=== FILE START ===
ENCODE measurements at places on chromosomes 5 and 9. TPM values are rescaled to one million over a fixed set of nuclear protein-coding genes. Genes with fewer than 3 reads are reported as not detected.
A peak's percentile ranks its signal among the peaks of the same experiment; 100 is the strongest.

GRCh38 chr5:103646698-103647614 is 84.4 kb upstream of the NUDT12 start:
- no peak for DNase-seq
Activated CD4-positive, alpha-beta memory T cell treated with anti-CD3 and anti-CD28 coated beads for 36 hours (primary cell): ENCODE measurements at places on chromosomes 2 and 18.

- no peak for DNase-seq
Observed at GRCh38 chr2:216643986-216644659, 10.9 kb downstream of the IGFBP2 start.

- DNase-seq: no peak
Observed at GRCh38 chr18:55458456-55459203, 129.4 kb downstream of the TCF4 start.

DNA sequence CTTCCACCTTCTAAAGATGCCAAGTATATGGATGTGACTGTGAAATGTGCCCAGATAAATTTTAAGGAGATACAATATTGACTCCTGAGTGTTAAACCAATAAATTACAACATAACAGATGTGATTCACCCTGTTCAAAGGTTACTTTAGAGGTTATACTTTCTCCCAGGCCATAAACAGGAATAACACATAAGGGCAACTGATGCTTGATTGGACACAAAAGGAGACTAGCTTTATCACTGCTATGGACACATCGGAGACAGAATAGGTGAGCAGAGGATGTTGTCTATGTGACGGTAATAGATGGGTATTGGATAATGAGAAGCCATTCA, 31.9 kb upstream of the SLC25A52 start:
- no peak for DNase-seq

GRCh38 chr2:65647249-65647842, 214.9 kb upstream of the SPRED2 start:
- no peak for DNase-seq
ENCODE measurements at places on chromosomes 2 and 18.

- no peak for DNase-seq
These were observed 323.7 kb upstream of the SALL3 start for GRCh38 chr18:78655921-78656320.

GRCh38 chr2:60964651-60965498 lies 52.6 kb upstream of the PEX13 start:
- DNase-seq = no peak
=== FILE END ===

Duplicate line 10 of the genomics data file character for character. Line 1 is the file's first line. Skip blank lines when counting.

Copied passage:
DNA sequence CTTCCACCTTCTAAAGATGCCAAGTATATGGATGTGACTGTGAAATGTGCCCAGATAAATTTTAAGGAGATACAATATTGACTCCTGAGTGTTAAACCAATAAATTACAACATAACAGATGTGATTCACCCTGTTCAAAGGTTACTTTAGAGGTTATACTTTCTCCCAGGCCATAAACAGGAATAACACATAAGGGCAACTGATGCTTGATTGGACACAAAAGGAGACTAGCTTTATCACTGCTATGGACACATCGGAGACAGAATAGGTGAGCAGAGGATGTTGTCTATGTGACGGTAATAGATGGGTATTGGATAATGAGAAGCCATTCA, 31.9 kb upstream of the SLC25A52 start: